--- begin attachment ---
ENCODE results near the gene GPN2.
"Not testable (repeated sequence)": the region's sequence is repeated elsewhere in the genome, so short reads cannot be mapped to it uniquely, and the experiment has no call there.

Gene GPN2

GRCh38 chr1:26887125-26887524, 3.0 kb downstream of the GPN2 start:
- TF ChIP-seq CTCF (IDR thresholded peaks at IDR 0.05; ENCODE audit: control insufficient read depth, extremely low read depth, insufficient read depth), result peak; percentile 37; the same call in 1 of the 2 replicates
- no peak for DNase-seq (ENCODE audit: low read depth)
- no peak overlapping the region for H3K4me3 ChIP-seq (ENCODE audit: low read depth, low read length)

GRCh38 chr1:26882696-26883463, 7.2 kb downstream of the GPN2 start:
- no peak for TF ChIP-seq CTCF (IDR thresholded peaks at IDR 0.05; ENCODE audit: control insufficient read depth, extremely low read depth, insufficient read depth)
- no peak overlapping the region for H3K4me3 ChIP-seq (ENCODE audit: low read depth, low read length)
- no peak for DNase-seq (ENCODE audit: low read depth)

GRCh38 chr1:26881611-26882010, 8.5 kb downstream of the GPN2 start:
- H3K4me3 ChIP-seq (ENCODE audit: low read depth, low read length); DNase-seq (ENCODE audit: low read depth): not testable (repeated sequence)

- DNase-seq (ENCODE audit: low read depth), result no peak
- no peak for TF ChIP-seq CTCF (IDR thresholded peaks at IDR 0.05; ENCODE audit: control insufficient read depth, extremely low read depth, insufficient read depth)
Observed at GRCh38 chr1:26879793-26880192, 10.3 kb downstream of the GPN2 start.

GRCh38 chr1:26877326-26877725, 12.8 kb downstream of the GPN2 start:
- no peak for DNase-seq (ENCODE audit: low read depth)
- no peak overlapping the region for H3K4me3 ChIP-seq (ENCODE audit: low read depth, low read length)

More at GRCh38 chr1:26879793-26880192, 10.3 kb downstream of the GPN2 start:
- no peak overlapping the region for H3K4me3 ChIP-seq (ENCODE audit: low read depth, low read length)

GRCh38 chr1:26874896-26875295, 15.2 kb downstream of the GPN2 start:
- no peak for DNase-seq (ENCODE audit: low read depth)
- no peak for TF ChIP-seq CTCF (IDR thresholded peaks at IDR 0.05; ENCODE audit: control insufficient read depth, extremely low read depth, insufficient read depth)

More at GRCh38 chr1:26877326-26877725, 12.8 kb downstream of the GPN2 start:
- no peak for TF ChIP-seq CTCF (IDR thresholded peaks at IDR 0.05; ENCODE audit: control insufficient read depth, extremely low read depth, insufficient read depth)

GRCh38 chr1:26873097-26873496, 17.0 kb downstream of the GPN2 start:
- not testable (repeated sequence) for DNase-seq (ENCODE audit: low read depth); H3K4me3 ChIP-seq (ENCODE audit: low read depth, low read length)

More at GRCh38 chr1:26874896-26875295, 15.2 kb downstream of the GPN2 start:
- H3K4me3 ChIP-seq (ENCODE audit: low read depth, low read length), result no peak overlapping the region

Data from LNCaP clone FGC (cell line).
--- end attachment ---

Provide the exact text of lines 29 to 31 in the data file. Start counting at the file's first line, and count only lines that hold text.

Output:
More at GRCh38 chr1:26874896-26875295, 15.2 kb downstream of the GPN2 start:
- H3K4me3 ChIP-seq (ENCODE audit: low read depth, low read length), result no peak overlapping the region

Data from LNCaP clone FGC (cell line).